Development of the Clit Club Book Project

For more information on Art Matters, please visit www.artmattersfoundation.org.



11. Coco Fusco, FF Alumn, at Alexander Gray Associates, Manhattan, opening Jan. 9, and more

Coco Fusco
Opening Reception: Saturday, January 9, 2016, 6-8 PM
Exhibition Dates: January 9 - February 6, 2016

Coco Fusco, La confesión, 2015, 30 minute digital film (still)
Alexander Gray Associates presents an exhibition of work by interdisciplinary artist and writer Coco Fusco, screening for the first time together a survey of her seminal videos created over the past two decades. Premiering is her latest installation Confidencial, Autores Firmantes (2015), which examines Cuba's systematic censorship of key literary voices during the 1970s. Featuring works from the early 1990s through the present, the exhibition focuses on Fusco's critical examination of the politics of identity, military power, the history of racial thought, and post-revolutionary Cuba.

Presented for the first time in New York, Fusco's most recent videos on Cuba, La Confesión (2015)-created for the 56th Venice Biennale, Italy-and La botella al mar de María Elena (2015)-premiered at the 2015 Göteborg International Biennial for Contemporary Art, Sweden-explore the cases of Cuban poet Heberto Padilla and writer María Elena Cruz Varela, respectively deconstructing official narratives of political oppression. Cuba has been a subject of study for Fusco for three decades, during which she has produced videos; exhibitions; performances; cultural exchanges and numerous texts, included her recently published book, Dangerous Moves: Performance and Politics in Cuba (2015, Tate Publishing).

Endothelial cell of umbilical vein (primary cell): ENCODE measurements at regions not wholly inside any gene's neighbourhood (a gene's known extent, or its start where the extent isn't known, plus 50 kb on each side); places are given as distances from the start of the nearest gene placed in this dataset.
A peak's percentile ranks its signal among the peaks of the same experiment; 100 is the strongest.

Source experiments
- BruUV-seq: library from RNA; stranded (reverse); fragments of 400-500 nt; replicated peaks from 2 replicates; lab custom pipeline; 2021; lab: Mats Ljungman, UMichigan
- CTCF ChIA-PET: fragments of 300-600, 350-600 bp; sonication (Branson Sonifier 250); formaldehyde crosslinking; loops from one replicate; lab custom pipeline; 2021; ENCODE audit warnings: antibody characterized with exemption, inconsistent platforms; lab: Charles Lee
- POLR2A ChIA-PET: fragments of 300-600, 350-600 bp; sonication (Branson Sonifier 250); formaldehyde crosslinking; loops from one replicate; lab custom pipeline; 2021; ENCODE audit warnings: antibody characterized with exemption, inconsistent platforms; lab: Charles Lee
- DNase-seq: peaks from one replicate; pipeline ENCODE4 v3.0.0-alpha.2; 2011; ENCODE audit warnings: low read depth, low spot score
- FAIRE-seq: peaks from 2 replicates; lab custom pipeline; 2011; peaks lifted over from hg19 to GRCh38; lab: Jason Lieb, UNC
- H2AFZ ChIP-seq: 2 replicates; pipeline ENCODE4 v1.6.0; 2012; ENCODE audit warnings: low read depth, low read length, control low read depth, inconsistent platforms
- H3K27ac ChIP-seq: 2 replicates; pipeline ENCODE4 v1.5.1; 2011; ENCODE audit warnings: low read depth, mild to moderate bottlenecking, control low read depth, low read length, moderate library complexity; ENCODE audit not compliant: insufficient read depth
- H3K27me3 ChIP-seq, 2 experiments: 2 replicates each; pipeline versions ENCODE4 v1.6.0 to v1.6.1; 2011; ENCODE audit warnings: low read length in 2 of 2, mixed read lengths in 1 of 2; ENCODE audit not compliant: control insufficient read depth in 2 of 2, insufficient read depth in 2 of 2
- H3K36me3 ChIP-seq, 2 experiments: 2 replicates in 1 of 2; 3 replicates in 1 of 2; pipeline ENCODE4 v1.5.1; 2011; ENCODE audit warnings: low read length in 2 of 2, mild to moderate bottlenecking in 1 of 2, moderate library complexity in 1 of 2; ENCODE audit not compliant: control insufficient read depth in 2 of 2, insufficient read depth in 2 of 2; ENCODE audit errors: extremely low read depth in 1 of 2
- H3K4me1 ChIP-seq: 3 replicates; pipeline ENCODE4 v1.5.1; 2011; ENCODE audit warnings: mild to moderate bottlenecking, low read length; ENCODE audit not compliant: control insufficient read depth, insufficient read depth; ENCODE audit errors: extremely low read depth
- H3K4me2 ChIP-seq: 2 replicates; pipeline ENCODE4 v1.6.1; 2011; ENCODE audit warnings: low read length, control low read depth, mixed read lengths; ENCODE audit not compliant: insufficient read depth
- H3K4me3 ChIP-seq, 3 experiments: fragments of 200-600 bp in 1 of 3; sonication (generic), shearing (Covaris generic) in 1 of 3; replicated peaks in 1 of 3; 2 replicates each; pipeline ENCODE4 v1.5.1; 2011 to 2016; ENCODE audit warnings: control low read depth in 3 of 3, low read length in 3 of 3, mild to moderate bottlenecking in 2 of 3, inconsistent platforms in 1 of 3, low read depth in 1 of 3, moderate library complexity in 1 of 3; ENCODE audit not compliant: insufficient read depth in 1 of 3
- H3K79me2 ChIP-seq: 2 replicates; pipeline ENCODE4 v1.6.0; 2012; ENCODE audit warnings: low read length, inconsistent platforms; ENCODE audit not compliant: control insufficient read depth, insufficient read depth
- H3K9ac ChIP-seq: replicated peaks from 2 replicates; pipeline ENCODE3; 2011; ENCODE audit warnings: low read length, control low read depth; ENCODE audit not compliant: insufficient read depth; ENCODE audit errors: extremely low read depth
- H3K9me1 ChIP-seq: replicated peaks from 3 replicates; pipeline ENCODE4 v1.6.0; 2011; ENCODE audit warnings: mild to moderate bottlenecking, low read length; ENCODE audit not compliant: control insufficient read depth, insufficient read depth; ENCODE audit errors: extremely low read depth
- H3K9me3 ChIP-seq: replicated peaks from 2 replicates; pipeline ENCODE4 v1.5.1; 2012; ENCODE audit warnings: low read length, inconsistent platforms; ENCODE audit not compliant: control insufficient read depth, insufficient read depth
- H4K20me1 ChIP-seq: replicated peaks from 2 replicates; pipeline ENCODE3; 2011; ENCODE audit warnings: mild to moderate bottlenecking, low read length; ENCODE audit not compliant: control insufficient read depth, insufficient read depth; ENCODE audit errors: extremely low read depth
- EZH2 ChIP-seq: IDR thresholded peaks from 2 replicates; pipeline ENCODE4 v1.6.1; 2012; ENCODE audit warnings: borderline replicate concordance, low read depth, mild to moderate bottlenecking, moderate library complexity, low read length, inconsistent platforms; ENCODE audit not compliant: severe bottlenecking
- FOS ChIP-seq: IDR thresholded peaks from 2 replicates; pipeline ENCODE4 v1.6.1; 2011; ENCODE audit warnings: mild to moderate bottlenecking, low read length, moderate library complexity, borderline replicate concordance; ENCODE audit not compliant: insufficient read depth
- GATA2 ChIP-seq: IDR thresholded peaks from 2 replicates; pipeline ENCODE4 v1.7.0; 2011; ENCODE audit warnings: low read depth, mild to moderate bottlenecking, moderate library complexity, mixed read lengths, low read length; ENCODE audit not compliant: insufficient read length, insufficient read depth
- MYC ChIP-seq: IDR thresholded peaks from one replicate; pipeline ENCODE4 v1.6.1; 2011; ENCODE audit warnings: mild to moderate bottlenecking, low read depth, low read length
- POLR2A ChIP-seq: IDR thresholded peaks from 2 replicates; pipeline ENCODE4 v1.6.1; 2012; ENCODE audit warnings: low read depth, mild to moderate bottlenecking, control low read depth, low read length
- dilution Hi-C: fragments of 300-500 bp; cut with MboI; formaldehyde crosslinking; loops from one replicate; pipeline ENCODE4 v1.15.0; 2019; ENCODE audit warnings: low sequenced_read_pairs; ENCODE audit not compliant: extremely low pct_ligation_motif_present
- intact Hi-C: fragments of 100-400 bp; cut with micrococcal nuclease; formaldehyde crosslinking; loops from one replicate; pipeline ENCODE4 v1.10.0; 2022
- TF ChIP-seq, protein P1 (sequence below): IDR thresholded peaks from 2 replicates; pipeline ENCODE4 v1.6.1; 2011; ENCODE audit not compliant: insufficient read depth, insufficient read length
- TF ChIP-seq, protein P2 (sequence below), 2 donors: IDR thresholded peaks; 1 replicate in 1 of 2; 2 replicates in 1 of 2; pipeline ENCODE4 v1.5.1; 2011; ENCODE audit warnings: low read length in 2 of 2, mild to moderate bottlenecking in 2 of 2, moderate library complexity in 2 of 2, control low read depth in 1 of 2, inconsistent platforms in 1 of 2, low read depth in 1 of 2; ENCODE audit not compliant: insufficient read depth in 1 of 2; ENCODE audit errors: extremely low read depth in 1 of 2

Her research on Cuba led to her collaboration with Dr. Lilian Guerra (professor, University of Florida), which resulted in the mixed-media installation Confidencial, Autores Firmantes (2015). Through this work, Fusco further explores the Padilla affair by presenting twenty-one facsimiles of official memorandums and letters from 1971-found by Dr. Guerra in the archives of the Cuban Ministry of Culture. The documents detail orders and methods by which to censor publications by intellectuals deemed "anti-Cuban" due their open disagreement with the government's detainment of the poet Heberto Padilla, and their skepticism regarding the motives of Padilla's ensuing "confession" that he had betrayed the revolution. The documents are presented alongside original Cuban editions of books by authors such as Gabriel García Marquez, Julio Cortázar, and Mario Vargas Llosa who signed two open letters to Fidel Castro that were published in Le Monde in 1971 in protest of the Cuban government's treatment of Padilla. This room-size installation is an archive of a key historical moment that redefined Cuba Revolutionary government's relationship with progressive intellectuals of that era out and inside the island, and cast a long shadow over its relationship with its literary cadre. Autores Firmantes mirrors a moment in time both past and present, in the artist's words, "A state may produce the absence of its own archive while retaining its own contents for a future exercise of force."

With equal doses of research, humor, and irony, Fusco tackles complex subjects including race, ethnicity, identity, xenophobia, violence, and objectification of minority cultures in her video works. In works such as TED Ethnology: Primate Visions of the Human Mind (2015), Operation Atropos (2006), and The Couple in the Cage: A Guatinaui Odyssey (1993), she uses the body as the basis from which to question and destabilize enforced binaries of hegemony and otherness dictated by doctrinarian voices, which she describes as "conditions of uncurbed power that are present in so many warring scenarios" in today's societies. Videos such as The Empty Plaza (2012) and Y entonces el mar te habla (2012), foreground her exploration of memory, history and place: in them she considers the hegemonic control of official histories of Cuba and the ways that unofficially recognized flows of bodies transform the meaning of iconic elements of the Cuba landscape.